With global crude oil prices having more than halved since it peaked at about USD150 per barrel just months ago, this is definitely one of those rare opportunities to make a permanent structural change to our economy by effectively eliminating the fuel subsidy for once and for all.

The growth rate of subsidy size at the current prices must be relatively small compared to months ago. Back in June, Malaysians saw retail prices for gasoline jumped by approximately 40%. Since then, somewhat in tandem with falling global prices of crude oil, the Malaysian government has decided to significantly reduce the retail prices though we have yet to see the levels seen prior to the hike in June.

Why does the current environment offer the best time to execute this?

With decreasing subsidy quantum, the government could just maintain the current prices until the quantum of subsidy becomes zero. This happens when market prices equalize with the current subsidized prices. In doing so, elimination of subsidy does not require a hike in retail prices. When that happens, the government could immediately float it.

This strategy significantly reduces political opposition to the idea of subsidy removal. I suspect what was protested in the past was prices hike, not subsidy removal per se.

So, this is the political sustainability required for economic sustainability.

Unfortunately, there is little chance for this little maneuvering to see daylight. The government has already hinted for further reduction of RM0.15 by the end of this month.[1]

Mohd Hafiz Noor Shams. Some rights reserved Mohd Hafiz Noor Shams. Some rights reserved Mohd Hafiz Noor Shams. Some rights reserved

[1] — JOHOR BARU, MALAYSIA: The petrol price may fall by up to 15 sen when it is reviewed at the end of the month. [Petrol cheaper by 15 sen?. Satiman Jamin. New Straits Times. October 26 2008]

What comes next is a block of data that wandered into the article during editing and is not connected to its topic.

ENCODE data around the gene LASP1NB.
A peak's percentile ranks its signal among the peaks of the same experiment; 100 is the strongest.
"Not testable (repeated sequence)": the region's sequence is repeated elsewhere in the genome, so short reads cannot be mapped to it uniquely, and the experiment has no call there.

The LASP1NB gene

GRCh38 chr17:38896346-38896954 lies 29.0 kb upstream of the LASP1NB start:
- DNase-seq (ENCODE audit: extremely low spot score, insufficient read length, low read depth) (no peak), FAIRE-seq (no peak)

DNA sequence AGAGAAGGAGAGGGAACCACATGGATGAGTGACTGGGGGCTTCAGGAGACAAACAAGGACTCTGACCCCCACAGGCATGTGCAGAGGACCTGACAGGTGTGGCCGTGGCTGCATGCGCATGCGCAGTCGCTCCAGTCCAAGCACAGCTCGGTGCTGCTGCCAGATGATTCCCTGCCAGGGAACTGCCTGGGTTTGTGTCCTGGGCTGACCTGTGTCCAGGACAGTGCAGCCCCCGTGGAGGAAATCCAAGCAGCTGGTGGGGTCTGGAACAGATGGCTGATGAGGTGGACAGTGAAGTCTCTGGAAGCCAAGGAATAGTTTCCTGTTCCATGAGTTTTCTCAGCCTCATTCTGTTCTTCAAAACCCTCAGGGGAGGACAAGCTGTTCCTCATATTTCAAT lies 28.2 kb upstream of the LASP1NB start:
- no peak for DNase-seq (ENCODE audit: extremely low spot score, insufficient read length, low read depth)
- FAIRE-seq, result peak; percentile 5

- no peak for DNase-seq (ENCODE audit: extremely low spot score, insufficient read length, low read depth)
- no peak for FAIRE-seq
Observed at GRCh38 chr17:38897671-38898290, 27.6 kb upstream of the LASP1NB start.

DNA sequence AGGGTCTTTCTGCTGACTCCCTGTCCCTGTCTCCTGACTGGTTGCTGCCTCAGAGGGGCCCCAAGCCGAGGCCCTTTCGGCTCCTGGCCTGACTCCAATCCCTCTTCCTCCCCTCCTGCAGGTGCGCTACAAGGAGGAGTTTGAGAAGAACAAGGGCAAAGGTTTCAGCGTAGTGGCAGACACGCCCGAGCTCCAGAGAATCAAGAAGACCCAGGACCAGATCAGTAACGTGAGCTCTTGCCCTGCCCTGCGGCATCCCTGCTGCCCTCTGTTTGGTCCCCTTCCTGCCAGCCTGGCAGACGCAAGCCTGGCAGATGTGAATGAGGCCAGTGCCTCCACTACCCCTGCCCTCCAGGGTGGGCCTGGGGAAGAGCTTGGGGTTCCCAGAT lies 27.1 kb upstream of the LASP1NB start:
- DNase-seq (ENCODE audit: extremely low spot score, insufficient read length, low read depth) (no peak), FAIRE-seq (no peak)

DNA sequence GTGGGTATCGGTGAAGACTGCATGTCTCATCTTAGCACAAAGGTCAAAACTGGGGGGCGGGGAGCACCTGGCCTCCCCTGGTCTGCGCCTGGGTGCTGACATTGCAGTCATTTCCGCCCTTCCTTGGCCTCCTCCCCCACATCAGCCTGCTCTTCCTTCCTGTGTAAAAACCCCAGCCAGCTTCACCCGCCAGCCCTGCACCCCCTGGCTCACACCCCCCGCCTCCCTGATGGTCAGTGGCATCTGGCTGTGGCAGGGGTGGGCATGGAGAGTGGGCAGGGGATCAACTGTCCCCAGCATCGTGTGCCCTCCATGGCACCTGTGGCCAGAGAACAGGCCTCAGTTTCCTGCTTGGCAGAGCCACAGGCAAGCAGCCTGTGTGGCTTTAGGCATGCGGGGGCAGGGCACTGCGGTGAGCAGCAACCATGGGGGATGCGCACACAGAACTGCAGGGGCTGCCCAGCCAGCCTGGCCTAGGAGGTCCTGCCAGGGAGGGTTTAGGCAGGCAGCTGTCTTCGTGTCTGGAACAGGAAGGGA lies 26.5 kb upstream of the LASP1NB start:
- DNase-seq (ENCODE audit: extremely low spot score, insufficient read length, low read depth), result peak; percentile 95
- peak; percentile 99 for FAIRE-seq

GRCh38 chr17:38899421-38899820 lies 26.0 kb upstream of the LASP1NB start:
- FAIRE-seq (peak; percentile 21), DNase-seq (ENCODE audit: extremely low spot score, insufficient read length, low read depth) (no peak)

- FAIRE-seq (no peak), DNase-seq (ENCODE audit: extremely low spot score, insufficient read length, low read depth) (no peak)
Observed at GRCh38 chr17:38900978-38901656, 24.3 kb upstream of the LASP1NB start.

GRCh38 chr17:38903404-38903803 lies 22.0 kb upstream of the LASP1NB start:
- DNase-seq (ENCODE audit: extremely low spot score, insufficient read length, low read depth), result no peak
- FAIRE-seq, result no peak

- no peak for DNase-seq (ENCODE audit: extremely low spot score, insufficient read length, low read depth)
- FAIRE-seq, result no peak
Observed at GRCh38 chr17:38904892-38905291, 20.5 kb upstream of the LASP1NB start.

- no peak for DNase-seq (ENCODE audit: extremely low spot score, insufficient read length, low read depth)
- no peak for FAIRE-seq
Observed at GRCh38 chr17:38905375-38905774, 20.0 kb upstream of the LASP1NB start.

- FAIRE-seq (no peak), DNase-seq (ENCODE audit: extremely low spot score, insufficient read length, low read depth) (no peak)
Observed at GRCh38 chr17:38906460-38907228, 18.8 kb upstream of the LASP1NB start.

6 Responses to “[1817] Of the best time to kill off the fuel subsidy”

  1. on 27 Oct 2008 at 23:24 khensthoth

    I agree with you completely, and I share your disappointment about the likelihood of that ever happening. This is, still, Malaysia after all.

  2. on 28 Oct 2008 at 17:50 moo_t

    Are Malaysia government ready for it?

    I suspect little research is done, since Malaysia government always take the convenience path of easy work.

    In fact, many large conglomerate are benefit from the subsidies, especially those cry fouls on the windfall tax : the IPP.
    Not to forget, fishery also depends heavily on subsidies. And transportation industry also chain to the subsidies.

    And for more than 1 years of talking, all Malaysia big cities public transportation are still SNAFU, thanks to the control of bloated Malaysia federal government.

  3. on 28 Oct 2008 at 21:41 Samuel Sing

    Yes, I agree that subsidies are bad for the economy, as it reflects poor costing for goods & services sold.True cost will not be obtained.
    The problem however is that Purchasing Power is not in tandem cost of price increase. Gov’t has failed to introduce minimum wage, failed to control/reduce importing of cheap labor, thus creating an inefficient workforce.
    Creating a value based workforce will increase productivity & reduce operating cost by operational means.Even countries like India, China, Singapore do not have oil subsidies.

  4. on 28 Oct 2008 at 21:53 Hafiz Noor Shams

    Firstly, India and China have fuel subsidies.

    Secondly, introduction of minimum wage may not affect purchasing power positively. It increases cost, apart from the fact it reduces employment opportunities. Furthermore, if it does increases purchasing power, the effect is probably negligible on the average people because I doubt average Malaysia wages in the free market would fall under a set minimum wage. IIRC, average income for Malaysia is about RM2,000 per month. How high do you want the minimum wage to be?

    Thirdly, reduction of cheap labor hurt purchasing power by making cost higher. And I don’t see how importing cheap labor creates inefficient workforce. Competition is key in creating efficient workforce and this cheap labor offers competition.

  5. […] removal. I suspect what was protested in the past was prices hike, not subsidy removal per se. [Of the best time to kill off the fuel subsidy. The __earthinc October 27 […]

  6. […] opportunity as the cliché goes and the opportunity presented by the period of high energy prices has been satisfyingly utilized. Whatever goals scored by economic liberalism in this country, it is definitely one point up: […]

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